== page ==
Military Takes Top U.S. Confidence Rankings

WASHINGTON, June 28, 2011 — Amer­i­cans con­tin­ue to express high con­fi­dence in the armed forces, with more than three-quar­ters of those sur­veyed in a recent Gallup poll report­ing high­er con­fi­dence in the mil­i­tary than in oth­er nation­al insti­tu­tions for the 14th con­sec­u­tive year.

Sev­en­ty-eight per­cent of the 1,020 respon­dents in the poll, tak­en ear­li­er this month and released last week, report­ed high esteem for the military. 

Forty-sev­en per­cent said they have a “great deal” of con­fi­dence in the mil­i­tary, the high­est rat­ing, and 31 per­cent report­ed “quite a lot” of con­fi­dence. That rat­ing was 14 per­cent high­er than for the sec­ond-rank­ing insti­tu­tion, small busi­ness, and 22 per­cent high­er than for the third-rank­ing insti­tu­tion, the police. 

Oth­er orga­ni­za­tions rank­ings, in descend­ing order of high con­fi­dence, were: orga­nized reli­gion, 48 per­cent; the med­ical sys­tem, 39 per­cent; the U.S. Supreme Court, 37 per­cent; the pres­i­den­cy, 35 per­cent; the pub­lic schools, 34 per­cent; the crim­i­nal jus­tice sys­tem, 28 per­cent; news­pa­pers, 28 per­cent; tele­vi­sion news, 27 per­cent; banks, 23 per­cent; orga­nized labor, 21 per­cent; big busi­ness, 19 per­cent; and health main­te­nance orga­ni­za­tions, 19 per­cent. Con­gress received the low­est high-con­fi­dence rank­ing, at 12 percent. 

The mil­i­tary has been the top-ranked nation­al insti­tu­tion every year since 1998, and also from 1989 to 1996, Gallup offi­cials reported.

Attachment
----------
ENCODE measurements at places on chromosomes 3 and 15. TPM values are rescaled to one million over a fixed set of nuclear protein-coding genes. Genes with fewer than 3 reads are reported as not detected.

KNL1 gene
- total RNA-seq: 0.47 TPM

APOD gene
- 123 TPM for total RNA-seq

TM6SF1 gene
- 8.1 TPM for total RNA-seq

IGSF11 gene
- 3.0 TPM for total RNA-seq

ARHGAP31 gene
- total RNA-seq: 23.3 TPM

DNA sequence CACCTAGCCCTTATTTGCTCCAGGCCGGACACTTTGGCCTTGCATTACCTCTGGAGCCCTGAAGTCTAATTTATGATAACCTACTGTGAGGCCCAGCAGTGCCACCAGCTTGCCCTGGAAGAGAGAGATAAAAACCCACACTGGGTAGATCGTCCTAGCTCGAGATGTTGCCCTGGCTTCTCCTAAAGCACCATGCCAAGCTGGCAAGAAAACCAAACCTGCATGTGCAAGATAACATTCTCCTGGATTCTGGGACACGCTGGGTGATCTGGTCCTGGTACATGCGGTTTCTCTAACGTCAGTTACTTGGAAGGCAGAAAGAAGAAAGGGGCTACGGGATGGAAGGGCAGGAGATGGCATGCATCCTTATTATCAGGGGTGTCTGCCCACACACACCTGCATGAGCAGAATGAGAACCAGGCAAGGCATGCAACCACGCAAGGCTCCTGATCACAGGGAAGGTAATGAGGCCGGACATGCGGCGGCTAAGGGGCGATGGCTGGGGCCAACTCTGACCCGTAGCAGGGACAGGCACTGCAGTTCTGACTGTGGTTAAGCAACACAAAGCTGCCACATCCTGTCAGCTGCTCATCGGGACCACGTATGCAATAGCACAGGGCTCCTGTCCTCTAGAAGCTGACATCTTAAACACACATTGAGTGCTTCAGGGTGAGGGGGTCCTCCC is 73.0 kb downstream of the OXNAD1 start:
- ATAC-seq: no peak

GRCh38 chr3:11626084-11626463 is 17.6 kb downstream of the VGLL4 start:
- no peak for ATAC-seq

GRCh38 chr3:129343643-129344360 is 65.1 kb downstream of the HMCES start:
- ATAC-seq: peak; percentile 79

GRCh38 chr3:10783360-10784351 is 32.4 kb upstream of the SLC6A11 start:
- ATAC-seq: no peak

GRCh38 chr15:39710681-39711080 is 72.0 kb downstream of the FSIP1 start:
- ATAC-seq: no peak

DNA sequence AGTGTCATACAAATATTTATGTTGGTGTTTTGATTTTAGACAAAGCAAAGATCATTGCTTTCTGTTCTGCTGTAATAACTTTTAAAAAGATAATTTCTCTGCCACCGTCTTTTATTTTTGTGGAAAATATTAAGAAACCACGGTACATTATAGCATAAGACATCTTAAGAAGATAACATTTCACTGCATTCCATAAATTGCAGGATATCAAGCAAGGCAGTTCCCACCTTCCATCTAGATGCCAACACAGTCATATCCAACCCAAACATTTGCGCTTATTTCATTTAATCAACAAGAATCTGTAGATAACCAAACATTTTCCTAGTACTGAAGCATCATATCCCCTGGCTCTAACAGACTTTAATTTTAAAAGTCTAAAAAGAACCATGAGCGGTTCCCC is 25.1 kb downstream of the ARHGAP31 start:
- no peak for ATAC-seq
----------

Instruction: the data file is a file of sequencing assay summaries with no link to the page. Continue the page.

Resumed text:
Con­fi­dence lev­els in most of the insti­tu­tions polled this year were below his­tor­i­cal aver­ages, with the notable excep­tion of the mil­i­tary. The 78 per­cent mil­i­tary con­fi­dence rank­ing for 2011 was 11 points above the his­tor­i­cal average. 

Pub­lic con­fi­dence in the mil­i­tary tends to run high when the Unit­ed States is active­ly engaged in mil­i­tary oper­a­tions, offi­cials said, cit­ing the all-time 85-per­cent high con­fi­dence rank­ing in ear­ly 1991 just after the first Per­sian Gulf War end­ed. Rat­ings have ranged between 69 per­cent and 82 per­cent over the last decade dur­ing U.S. mil­i­tary oper­a­tions in Afghanistan and Iraq, offi­cials reported. 

Anoth­er Gallup poll, also con­duct­ed ear­li­er this month and released June 21, demon­strat­ed that Amer­i­cans con­sid­er the ground forces most essen­tial to nation­al defense. Twen­ty-five per­cent of the 1,020 adults sur­veyed ranked the Army the most impor­tant ser­vice, up from 18 per­cent in 2001. The Marine Corps ranked sec­ond this year, at 24 per­cent, up from 14 per­cent in 2001. 

Sev­en­teen per­cent of respon­dents called the Air Force the most impor­tant ser­vice branch to nation­al defense, com­pared to 42 per­cent in 2001; 11 per­cent cit­ed the Navy, com­pared to 15 per­cent in 2001; and 3 per­cent cit­ed Coast Guard, which was not includ­ed in the 2001 survey. 

Forty-six per­cent of the respon­dents named the Marine Corps the most pres­ti­gious branch of the armed forces. The Army ranked sec­ond, at 22 per­cent; fol­lowed by the Air Force, at 15 per­cent; the Navy, at 8 per­cent; and the Coast Guard, at 2 percent. 

U.S. Depart­ment of Defense
Office of the Assis­tant Sec­re­tary of Defense (Pub­lic Affairs) 

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